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Scattering efficiency of a cloudy apple juice: Effect of particles characteristics and serum composition
- Benitez, E.I., Genovese, D.B., Lozano, J.E.
- Food research international 2007 v.40 no.7 pp. 915-922
- apple juice, apple cider, apples, turbidity, clarity, particle size, glucose, pectins, malic acid, dispersions, soluble solids, absorbance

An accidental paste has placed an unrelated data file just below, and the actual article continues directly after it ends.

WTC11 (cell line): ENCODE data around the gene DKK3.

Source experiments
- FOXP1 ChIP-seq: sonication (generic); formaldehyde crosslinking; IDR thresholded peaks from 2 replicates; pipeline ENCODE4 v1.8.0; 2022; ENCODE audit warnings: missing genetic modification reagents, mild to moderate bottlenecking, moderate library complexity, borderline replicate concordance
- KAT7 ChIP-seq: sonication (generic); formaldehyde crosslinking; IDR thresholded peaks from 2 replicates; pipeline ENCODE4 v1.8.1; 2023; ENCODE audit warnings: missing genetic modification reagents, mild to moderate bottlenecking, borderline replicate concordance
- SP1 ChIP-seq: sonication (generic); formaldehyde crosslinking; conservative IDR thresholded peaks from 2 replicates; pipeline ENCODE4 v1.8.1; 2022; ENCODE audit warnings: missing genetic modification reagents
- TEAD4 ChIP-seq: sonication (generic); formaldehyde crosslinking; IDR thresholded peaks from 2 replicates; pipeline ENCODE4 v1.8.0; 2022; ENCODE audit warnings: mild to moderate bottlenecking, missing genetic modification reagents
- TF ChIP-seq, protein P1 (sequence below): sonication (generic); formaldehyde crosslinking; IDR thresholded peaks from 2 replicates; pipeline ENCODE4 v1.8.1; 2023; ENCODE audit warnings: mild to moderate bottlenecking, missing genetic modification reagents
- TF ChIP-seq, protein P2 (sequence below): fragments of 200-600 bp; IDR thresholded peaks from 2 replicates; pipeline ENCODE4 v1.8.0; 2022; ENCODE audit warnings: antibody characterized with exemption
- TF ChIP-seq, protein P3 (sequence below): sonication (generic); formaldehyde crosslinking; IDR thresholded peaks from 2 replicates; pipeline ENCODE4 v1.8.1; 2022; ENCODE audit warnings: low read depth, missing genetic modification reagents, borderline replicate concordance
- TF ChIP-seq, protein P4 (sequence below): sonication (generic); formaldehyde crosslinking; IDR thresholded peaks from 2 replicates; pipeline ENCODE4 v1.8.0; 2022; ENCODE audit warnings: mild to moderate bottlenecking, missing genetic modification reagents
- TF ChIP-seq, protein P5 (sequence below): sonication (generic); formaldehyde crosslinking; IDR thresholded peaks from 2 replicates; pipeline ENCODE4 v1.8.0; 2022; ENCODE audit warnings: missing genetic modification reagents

- The effect of particles and serum characteristics on turbidity of natural, or “regular”, and modeled cloudy apple juices was studied in this work. Modeled apple juices were made by re-dispersing a determined quantity of apple particles in a simplified serum (mainly glucose, hydrolyzed pectin, and malic acid in water). Only glucose was found to have a significant effect on turbidity. Particle size was affected by soluble solids concentration, which was attributed to conformational changes in juice particles aggregates, simultaneously with a reduction in particle solvatation. Scattering efficiency was determined in natural and modeled cloudy apple juice both experimentally from a nephelometric method, Q*(av), and theoretically with the Mie theory, Q(Mie). Decrease in juice specific turbidity at increasing soluble solids concentrations (X), was governed by the decrease of Q*(av) at increasing refractive index of the liquid medium n(m). As predicted by theory, the scattering efficiency increased at increasing particle size, for a constant n(m). Finally, calculated values of Q*(av) and Q(Mie) followed a power law relationship when correlated. This non-linear behavior was explained by considering that Q(Mie) is the theoretical scattering efficiency of monodisperse-homogeneous spheres, while Q*(av) is the experimental nephelometric scattering efficiency of polydisperse-irregular particles.